Philip Boyle writes: With each component in my system able to do upscaling (and maybe doing it without me knowing it), how do I ensure the most capable component is doing this important task? I just got an 85-inch Sony X95L partly because of its great upscaling capability. But if I play a DVD in my Oppo Blu-ray player, the output is upscaled to HD by the player. If I play it in my Panasonic Ultra HD Blu-ray player, the output is upscaled to 4K by that player. And who knows what the Marantz receiver is doing as the feed passes through it? What is left for the Sony TV to do? Should I somehow get the players to output the native format of the disc and leave all the upscaling to the Sony?

I love this question!

How do we make sure the best upscaler in our system is doing the upscaling? Since you have the Sony X95L, I think there may be a feature working behind the scenes to undo the upscaling job your disc players are doing and then re-upscale it from scratch. That’s a specific feature Sony told me about right around this time last year, and I think they implemented it. But it’s very behind the scenes, so I need to check.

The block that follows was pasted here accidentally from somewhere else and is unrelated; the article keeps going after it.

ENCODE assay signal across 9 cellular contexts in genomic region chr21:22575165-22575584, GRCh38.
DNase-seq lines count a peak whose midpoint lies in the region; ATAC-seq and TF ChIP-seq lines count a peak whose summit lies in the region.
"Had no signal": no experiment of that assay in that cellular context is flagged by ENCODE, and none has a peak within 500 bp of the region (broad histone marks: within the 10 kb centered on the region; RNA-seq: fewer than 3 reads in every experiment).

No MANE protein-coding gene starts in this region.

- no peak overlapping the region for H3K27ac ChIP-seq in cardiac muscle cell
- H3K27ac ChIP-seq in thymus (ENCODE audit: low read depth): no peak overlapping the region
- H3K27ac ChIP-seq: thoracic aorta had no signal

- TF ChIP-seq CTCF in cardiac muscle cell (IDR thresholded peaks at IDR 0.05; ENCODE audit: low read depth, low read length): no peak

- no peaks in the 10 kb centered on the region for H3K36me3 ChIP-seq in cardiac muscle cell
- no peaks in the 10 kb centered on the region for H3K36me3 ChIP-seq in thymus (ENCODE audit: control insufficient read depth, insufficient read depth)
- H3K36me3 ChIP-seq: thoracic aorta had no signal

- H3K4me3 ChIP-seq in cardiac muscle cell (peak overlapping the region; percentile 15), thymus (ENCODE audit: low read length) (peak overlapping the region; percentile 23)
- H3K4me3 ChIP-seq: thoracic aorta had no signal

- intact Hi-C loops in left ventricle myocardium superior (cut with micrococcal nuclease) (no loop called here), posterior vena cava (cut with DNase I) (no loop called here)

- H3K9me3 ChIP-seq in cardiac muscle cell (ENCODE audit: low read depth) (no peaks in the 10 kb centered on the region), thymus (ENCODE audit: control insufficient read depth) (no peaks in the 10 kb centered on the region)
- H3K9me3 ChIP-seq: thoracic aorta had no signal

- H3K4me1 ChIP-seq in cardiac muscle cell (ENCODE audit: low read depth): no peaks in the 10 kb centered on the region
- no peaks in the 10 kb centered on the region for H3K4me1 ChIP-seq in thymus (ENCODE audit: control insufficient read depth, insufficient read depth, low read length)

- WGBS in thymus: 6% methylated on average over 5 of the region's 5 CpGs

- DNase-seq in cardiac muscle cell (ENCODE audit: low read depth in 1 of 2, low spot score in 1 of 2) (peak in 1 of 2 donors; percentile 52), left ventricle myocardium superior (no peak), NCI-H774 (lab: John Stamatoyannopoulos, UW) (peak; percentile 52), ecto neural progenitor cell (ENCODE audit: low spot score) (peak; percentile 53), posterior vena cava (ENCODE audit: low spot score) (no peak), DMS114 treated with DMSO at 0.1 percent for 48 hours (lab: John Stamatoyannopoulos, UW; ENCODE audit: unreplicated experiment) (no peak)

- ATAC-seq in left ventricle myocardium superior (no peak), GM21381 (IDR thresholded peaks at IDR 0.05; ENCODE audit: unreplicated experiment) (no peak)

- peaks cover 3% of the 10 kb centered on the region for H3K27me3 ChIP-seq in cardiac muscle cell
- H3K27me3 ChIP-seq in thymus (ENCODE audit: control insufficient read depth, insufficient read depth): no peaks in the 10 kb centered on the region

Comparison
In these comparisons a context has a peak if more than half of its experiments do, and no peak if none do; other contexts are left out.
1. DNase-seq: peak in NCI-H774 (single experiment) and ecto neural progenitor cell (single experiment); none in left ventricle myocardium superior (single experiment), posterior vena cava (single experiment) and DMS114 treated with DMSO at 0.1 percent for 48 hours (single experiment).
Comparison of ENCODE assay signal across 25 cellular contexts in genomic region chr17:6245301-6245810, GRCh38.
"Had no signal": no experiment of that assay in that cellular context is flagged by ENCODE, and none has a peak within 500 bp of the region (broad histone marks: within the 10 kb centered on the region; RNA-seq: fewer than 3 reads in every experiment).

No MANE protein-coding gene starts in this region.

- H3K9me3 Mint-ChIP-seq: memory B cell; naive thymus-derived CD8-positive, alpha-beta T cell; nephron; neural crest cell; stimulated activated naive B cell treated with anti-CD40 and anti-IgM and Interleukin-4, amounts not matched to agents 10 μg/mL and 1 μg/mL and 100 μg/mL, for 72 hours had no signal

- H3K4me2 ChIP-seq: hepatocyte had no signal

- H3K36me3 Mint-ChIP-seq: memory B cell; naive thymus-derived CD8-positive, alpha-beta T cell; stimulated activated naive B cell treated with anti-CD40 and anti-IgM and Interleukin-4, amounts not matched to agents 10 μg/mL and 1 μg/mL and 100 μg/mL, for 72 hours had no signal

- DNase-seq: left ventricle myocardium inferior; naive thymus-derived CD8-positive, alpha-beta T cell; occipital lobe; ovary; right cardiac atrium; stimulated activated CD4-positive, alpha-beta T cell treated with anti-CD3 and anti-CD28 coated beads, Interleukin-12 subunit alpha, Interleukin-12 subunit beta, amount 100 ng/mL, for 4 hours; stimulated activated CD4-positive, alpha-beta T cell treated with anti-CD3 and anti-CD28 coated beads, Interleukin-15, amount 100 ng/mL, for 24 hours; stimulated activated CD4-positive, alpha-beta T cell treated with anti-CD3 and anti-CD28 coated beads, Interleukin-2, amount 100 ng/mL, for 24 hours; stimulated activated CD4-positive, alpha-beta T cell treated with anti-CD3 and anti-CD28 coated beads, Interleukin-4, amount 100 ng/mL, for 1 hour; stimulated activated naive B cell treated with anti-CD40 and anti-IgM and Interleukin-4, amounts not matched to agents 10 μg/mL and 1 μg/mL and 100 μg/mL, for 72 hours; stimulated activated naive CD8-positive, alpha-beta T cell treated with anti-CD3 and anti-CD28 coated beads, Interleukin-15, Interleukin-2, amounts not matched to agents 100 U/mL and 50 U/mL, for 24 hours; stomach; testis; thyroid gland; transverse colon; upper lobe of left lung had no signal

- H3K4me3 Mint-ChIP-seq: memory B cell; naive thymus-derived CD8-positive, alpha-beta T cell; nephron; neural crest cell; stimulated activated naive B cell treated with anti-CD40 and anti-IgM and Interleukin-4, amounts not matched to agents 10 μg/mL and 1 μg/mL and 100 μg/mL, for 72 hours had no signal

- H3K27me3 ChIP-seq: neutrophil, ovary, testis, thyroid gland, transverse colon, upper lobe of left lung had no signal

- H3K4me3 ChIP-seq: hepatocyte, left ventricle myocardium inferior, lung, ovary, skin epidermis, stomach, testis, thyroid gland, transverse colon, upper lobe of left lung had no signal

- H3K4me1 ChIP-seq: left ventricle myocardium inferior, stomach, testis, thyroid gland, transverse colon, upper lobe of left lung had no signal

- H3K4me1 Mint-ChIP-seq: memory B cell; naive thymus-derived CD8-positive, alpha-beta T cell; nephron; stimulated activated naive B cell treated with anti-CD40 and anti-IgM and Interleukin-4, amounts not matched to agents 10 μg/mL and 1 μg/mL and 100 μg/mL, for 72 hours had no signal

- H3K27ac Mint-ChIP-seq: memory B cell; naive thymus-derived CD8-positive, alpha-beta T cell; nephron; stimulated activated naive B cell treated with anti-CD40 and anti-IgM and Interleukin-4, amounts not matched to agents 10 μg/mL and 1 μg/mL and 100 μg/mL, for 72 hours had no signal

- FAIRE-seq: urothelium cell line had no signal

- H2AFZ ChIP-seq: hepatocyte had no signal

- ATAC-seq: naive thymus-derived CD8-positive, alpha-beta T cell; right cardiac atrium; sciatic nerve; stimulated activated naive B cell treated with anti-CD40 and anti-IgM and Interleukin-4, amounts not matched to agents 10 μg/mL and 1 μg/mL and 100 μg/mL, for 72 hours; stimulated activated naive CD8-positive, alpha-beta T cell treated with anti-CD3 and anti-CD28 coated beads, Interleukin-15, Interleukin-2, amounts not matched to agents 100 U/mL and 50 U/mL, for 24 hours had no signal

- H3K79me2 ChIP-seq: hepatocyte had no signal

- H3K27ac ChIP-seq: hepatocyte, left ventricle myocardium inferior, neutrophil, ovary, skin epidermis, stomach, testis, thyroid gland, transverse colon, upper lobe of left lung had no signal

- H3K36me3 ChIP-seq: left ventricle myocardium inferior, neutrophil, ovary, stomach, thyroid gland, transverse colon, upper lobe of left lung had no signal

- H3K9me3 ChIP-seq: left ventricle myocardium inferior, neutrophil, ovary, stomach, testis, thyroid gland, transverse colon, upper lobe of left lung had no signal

If you are confident that you know which component is the strongest upscaler in your system, then let it do its job. If it’s early in the chain, then upscaling the upscaled image is rarely going to do anything.

However, if the best upscaler in your system is the TV, which it often will be, you need to disable upscaling in your other products. So, on a Marantz receiver, you would turn off video processing — not the video output, mind you, just the video processing. You can do that on the Oppo and Panasonic as well.

Have fun with it. Maybe do a comparison between how the Oppo does upscaling that DVD before it gets to your Sony. Then turn off the Oppo’s upscaling and see if the Sony does it better! Let us know what you find!